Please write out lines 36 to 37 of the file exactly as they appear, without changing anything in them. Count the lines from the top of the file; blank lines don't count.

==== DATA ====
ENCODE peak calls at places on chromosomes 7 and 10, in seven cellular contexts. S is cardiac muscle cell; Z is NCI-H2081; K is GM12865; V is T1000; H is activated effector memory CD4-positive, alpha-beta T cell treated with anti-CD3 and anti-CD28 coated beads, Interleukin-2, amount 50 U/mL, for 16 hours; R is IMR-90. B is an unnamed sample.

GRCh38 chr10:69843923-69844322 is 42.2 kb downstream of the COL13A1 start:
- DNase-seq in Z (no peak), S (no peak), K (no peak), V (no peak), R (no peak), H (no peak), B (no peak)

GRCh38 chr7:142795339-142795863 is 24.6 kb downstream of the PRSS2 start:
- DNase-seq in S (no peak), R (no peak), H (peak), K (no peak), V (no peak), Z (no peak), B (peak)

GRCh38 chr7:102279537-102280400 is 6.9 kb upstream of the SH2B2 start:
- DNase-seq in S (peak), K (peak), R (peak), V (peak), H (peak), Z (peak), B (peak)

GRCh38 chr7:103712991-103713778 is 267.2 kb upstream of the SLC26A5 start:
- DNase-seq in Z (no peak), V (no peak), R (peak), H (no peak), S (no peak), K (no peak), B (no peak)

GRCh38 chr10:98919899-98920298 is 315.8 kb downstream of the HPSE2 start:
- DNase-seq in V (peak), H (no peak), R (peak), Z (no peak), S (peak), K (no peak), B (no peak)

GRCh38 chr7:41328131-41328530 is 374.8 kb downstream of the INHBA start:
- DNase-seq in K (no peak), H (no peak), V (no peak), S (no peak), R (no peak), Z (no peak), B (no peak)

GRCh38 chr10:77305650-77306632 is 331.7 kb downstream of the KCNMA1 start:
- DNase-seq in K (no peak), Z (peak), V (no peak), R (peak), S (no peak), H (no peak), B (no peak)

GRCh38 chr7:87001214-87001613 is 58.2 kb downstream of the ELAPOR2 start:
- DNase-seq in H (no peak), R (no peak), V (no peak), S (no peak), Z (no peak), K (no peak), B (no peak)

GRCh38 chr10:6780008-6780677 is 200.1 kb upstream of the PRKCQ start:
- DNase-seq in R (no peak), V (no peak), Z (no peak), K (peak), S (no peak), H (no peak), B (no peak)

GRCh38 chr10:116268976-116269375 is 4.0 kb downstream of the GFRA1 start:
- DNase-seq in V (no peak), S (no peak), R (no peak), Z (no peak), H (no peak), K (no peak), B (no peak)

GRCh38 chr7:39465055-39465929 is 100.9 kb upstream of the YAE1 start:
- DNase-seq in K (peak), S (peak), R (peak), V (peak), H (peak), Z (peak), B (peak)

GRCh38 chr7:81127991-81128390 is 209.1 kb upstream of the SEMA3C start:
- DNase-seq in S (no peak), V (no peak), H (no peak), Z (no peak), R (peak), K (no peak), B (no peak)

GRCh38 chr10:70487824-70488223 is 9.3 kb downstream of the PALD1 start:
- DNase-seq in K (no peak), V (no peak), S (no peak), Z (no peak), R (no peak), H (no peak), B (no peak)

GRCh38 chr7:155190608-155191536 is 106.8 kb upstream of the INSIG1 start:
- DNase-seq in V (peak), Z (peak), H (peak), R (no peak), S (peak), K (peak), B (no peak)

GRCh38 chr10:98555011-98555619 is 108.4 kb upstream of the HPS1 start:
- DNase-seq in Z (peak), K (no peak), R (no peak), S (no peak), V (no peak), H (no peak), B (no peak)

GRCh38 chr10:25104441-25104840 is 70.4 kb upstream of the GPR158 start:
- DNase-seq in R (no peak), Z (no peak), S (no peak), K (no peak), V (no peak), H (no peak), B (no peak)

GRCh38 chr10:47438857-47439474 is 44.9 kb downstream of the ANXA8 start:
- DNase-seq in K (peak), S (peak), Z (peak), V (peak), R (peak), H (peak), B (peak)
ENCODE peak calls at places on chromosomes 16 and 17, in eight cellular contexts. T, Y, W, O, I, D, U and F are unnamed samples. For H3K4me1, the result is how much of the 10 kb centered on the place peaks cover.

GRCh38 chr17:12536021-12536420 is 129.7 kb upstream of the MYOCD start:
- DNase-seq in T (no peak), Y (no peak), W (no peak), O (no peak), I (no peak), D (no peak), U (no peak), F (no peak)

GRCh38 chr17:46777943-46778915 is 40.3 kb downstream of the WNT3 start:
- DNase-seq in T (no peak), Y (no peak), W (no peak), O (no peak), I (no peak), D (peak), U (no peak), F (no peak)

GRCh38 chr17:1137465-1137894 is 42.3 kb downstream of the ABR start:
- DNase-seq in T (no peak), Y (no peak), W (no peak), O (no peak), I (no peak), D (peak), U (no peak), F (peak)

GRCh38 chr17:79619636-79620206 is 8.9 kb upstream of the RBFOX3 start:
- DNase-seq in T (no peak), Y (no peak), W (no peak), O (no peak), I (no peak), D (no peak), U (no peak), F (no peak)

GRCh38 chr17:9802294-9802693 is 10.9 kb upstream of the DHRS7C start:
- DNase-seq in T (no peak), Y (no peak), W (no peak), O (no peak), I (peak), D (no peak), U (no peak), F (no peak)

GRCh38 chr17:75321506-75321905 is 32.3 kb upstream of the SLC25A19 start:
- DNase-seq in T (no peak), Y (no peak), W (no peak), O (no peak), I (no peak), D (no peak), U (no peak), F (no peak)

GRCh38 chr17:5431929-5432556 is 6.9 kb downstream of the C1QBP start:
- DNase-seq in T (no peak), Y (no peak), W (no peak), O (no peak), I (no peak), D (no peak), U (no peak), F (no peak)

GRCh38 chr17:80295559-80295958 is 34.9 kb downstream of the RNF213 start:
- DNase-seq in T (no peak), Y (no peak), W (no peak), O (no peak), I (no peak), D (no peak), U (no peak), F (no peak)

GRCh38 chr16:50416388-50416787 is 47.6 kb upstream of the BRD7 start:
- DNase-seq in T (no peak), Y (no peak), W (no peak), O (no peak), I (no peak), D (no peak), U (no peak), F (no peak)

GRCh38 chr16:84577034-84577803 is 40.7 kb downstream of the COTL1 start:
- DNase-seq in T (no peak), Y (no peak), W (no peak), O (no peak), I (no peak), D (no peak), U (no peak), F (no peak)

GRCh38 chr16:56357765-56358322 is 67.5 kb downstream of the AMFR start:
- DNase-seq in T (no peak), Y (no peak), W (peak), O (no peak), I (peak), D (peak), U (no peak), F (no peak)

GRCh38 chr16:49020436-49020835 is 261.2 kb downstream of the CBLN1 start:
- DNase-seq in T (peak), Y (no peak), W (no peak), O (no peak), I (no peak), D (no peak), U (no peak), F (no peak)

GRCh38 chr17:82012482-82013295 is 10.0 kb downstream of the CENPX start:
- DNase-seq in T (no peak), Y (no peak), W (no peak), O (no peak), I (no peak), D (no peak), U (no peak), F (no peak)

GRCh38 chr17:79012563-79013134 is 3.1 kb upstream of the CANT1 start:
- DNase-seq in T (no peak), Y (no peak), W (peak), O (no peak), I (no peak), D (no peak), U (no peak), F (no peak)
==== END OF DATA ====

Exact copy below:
ENCODE peak calls at places on chromosomes 16 and 17, in eight cellular contexts. T, Y, W, O, I, D, U and F are unnamed samples. For H3K4me1, the result is how much of the 10 kb centered on the place peaks cover.

GRCh38 chr17:12536021-12536420 is 129.7 kb upstream of the MYOCD start: